The looks of others can cut right to the core. I don't think I was ever ashamed of Dad, but what really made their looks hurt was a natural instinct to want to protect ones own. They'd look at him as if he was some loser with no self control and we were just terrible for taking him out in society and embarassing him like that (not that he was ever aware)and you'd want to yell at them and tell them that they had no idea how hard we were fighting to keep him with us and how hard he was fighting to stay as normal as possible. But we got used to it, my mum especially I think was mortified by the looks of others again not so much because she cared about what they thought of her, but because those people seemed to think so little of Dad,...I think its harder for the older generations who were brought up in a more rigid society. But I'm proud to say that these days she's taken on a more devil may care attitude...the thing this disease does teach you eventually is to not care about the little things (or little minded) so much. After the first few initial shocks of outsiders reactions I didn't care either and in fact I took on the attitude that we were doing a service for society. I think society needs to see people like our Dads/Mums/Husbands/Wives. More visibility has got to mean a greater awareness of the true effects of this disease and perhaps it might get more people caring about improving homes and care assistance...and goodness knows if they get used to seeing someone like Dad, they probably won't blink an eye at the little disabled kid they see in the shops next time and thats got to be good for him/her..to start to feel acceptance when they are out and about.
    Mum told me the other day that her and Dad walked all the way up the main street, past the school and to the church where her and Dad got married and I grinned to hear it...I said to her, what are you going to do if he goes down (as he has a habit of every now and then falling down - though not hard, its as if he loses his balance for a bit) and she just shrugged and said, "I've got my mobile with me so I can call for help and otherwise I'll just wait with him on the ground until he can get up again (as he does if you give him some time). I was highly amused as this was from a woman that 5yrs ago was mortified that someone might see Dad as he was then!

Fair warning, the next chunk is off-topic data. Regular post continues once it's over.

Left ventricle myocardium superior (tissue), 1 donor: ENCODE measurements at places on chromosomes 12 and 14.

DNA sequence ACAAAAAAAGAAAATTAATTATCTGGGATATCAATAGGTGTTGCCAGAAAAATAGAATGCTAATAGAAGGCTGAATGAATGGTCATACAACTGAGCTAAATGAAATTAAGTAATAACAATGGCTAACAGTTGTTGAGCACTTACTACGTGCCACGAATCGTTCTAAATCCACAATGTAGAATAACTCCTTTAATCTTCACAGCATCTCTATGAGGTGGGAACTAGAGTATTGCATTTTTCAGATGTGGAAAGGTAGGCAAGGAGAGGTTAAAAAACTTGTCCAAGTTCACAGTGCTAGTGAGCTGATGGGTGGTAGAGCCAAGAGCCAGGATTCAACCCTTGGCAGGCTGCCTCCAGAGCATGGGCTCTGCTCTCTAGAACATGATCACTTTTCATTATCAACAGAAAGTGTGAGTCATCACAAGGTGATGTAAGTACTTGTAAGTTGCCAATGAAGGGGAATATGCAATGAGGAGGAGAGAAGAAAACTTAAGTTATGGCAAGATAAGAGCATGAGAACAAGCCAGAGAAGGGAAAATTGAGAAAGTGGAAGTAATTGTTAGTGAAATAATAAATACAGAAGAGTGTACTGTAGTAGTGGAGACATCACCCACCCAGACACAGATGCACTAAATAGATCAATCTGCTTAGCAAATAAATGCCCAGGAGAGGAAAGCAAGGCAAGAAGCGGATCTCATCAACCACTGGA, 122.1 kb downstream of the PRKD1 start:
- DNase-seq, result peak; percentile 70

7. jc141265

    jc141265 Registered User

    Sep 16, 2005
    836
    Australia
    Oh and another thing, something I have posted before but has no doubt got lost in all the threads by now. For when you are dealing up close with strangers it can be handy to have a little card made up that can fit in your purse that says something simple like. "My husband has dementia and we would greatly appreciate it if you can treat him as you would any other person and just understand why he is behaving as he is." Such a card is very useful when you need to do the every day things like get your loved one a haircut or try shoes on etc. It can be handed to the person you are dealing with, without having to announce it to the whole shop and without embarassing your loved one.
     
  8. dedicated doe

    dedicated doe Registered User

    Aug 24, 2007
    47
    wirral merseyside
    Re Card

    HI NAT,what a good idea about the card you have mentioned,when i have taken Dave to the barbers before i usually ask them to tidy him up but he just keeps telling the barber Not Too Short Not Too Short, and they just look to me not sure what to take off then Dave will fall asleep in the chair,i try to abide with his wishes but his hair grows so quickly it!s a real mess sometimes any tips on a good haircut.Thanks Doe.
     
  9. lesmisralbles

    lesmisralbles Account Closed

    Nov 23, 2007
    5,543
    Good idea about the card

    Mum has a bracelet telling everyone she is om Warfarin.
    Love Barb & Ron XX
     
  10. daughter

    daughter Registered User

    Mar 16, 2005
    824
    Hi Nat, I hope you don't mind me saying how pleased I am for you that your Mum has changed. To perhaps a lesser extent, this was how it was with my Mum, and if I'm honest with me too. We both took a while to stop being embarrassed, to start realising that it's other people's problem when they do not understand, and to start to "cope" with, (and sometimes to even enjoy), what needs to be done.
     
  11. jc141265

    jc141265 Registered User

    Sep 16, 2005
    836
    Australia
    Hazel, I even sent her flowers and chocolates for mothers day today! Knowing my past with her, you'll know that that is quite amazing! ;)